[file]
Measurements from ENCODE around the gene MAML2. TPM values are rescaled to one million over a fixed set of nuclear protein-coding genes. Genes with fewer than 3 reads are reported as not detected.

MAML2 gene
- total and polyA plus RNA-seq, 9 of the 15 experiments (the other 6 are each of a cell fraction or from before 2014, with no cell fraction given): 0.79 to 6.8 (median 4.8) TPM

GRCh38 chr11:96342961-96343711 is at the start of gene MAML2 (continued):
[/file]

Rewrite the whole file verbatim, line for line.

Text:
Measurements from ENCODE around the gene MAML2. TPM values are rescaled to one million over a fixed set of nuclear protein-coding genes. Genes with fewer than 3 reads are reported as not detected.

MAML2 gene
- total and polyA plus RNA-seq, 9 of the 15 experiments (the other 6 are each of a cell fraction or from before 2014, with no cell fraction given): 0.79 to 6.8 (median 4.8) TPM

GRCh38 chr11:96342961-96343711 is at the start of gene MAML2 (continued):